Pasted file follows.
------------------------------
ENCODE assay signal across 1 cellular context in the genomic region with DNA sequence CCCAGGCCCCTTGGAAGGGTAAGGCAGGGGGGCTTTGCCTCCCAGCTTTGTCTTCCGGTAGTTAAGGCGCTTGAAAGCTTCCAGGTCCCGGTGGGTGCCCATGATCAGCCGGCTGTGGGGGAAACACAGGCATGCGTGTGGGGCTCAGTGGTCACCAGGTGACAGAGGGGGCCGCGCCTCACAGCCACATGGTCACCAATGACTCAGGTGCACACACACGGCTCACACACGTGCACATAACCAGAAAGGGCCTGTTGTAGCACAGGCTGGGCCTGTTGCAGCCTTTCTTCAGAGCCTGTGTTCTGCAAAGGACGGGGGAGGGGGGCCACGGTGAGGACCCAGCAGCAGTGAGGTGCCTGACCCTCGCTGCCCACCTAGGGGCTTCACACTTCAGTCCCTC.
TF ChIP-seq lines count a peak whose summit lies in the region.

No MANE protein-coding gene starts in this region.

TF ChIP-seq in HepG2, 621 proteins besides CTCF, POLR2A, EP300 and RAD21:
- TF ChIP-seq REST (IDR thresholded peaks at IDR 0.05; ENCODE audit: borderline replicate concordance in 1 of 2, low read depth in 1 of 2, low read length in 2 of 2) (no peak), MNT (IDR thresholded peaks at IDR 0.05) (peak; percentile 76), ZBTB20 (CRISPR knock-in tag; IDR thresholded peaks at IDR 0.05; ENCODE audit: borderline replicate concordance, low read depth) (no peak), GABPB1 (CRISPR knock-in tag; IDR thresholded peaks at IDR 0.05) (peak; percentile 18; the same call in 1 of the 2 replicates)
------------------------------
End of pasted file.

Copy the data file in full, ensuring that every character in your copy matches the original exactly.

ENCODE assay signal across 1 cellular context in the genomic region with DNA sequence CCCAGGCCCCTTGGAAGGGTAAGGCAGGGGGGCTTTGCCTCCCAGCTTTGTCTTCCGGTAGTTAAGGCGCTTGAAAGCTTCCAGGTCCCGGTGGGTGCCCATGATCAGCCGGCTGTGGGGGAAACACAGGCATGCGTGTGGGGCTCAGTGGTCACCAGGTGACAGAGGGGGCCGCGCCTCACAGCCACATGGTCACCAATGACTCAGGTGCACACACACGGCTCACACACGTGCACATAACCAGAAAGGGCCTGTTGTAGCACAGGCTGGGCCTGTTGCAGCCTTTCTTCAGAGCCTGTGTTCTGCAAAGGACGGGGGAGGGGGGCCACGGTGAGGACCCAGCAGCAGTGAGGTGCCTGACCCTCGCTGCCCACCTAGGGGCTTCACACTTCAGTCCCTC.
TF ChIP-seq lines count a peak whose summit lies in the region.

No MANE protein-coding gene starts in this region.

TF ChIP-seq in HepG2, 621 proteins besides CTCF, POLR2A, EP300 and RAD21:
- TF ChIP-seq REST (IDR thresholded peaks at IDR 0.05; ENCODE audit: borderline replicate concordance in 1 of 2, low read depth in 1 of 2, low read length in 2 of 2) (no peak), MNT (IDR thresholded peaks at IDR 0.05) (peak; percentile 76), ZBTB20 (CRISPR knock-in tag; IDR thresholded peaks at IDR 0.05; ENCODE audit: borderline replicate concordance, low read depth) (no peak), GABPB1 (CRISPR knock-in tag; IDR thresholded peaks at IDR 0.05) (peak; percentile 18; the same call in 1 of the 2 replicates)